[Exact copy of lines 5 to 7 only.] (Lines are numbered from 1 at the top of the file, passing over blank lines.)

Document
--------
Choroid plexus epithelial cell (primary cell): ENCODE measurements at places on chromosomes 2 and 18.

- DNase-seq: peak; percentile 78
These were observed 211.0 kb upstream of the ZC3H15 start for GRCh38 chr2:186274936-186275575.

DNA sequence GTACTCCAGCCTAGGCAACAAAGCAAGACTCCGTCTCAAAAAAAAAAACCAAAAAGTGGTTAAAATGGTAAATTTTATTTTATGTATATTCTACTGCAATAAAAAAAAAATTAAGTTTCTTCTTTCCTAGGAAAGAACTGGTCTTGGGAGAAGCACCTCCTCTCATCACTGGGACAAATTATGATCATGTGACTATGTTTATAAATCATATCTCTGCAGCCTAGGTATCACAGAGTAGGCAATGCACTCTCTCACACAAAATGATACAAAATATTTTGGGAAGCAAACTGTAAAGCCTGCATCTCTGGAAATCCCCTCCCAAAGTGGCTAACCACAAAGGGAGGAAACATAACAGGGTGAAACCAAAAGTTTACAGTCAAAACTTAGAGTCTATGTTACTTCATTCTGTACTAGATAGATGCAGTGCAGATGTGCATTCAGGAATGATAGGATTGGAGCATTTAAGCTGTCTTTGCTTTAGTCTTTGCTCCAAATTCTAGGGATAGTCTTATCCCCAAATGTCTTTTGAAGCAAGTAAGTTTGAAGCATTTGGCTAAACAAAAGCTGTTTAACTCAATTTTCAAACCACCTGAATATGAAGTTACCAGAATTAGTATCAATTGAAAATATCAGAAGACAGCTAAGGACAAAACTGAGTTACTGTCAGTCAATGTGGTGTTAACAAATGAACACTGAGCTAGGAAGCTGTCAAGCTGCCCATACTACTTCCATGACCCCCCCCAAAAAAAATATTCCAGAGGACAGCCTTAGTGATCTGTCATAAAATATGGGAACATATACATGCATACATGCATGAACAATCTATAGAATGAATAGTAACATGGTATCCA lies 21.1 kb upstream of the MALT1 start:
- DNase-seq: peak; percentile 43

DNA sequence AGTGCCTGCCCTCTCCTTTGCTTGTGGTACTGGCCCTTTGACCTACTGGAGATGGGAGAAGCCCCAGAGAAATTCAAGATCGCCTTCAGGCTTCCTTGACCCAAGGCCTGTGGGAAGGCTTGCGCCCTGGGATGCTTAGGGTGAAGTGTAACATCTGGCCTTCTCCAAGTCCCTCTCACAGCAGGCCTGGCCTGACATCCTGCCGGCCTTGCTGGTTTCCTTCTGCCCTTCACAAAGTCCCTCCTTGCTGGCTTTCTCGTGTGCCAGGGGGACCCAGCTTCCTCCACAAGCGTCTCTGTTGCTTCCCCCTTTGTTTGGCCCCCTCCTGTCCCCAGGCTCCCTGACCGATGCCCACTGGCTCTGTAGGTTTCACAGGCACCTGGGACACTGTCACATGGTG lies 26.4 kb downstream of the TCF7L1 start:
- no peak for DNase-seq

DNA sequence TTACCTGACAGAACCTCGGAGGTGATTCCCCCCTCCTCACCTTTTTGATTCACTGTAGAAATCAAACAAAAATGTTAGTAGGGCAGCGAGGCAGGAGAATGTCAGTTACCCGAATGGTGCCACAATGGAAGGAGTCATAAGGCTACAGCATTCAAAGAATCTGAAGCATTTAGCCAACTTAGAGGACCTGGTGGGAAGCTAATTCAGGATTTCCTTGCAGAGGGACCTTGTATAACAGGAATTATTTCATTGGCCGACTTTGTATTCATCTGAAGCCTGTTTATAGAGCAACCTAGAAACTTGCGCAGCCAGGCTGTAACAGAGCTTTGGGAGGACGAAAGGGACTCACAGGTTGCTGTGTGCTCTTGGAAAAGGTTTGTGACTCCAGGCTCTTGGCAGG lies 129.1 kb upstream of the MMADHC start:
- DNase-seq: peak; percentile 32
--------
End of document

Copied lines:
- DNase-seq: peak; percentile 43

DNA sequence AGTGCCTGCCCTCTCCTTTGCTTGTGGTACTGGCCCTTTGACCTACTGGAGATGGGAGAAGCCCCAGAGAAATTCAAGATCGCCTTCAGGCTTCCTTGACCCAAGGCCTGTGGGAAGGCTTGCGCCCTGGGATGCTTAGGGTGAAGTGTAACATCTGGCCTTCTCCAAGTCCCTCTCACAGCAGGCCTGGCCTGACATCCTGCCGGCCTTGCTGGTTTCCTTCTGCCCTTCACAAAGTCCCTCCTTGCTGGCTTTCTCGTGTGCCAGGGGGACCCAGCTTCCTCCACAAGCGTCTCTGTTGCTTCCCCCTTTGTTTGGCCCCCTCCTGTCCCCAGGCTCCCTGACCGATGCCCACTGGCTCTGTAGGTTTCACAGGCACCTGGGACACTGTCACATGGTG lies 26.4 kb downstream of the TCF7L1 start:
- no peak for DNase-seq